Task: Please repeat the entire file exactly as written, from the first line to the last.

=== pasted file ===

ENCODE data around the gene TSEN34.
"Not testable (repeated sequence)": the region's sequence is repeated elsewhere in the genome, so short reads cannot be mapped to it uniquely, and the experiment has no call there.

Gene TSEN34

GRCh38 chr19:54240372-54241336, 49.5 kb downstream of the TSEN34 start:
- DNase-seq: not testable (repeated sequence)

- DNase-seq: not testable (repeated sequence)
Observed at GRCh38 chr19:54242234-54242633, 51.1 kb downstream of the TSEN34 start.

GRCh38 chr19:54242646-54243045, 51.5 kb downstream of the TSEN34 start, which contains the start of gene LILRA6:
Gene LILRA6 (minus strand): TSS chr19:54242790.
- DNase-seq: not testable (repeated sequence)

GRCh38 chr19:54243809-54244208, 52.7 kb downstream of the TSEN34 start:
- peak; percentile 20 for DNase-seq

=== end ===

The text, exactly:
ENCODE data around the gene TSEN34.
"Not testable (repeated sequence)": the region's sequence is repeated elsewhere in the genome, so short reads cannot be mapped to it uniquely, and the experiment has no call there.

Gene TSEN34

GRCh38 chr19:54240372-54241336, 49.5 kb downstream of the TSEN34 start:
- DNase-seq: not testable (repeated sequence)

- DNase-seq: not testable (repeated sequence)
Observed at GRCh38 chr19:54242234-54242633, 51.1 kb downstream of the TSEN34 start.

GRCh38 chr19:54242646-54243045, 51.5 kb downstream of the TSEN34 start, which contains the start of gene LILRA6:
Gene LILRA6 (minus strand): TSS chr19:54242790.
- DNase-seq: not testable (repeated sequence)

GRCh38 chr19:54243809-54244208, 52.7 kb downstream of the TSEN34 start:
- peak; percentile 20 for DNase-seq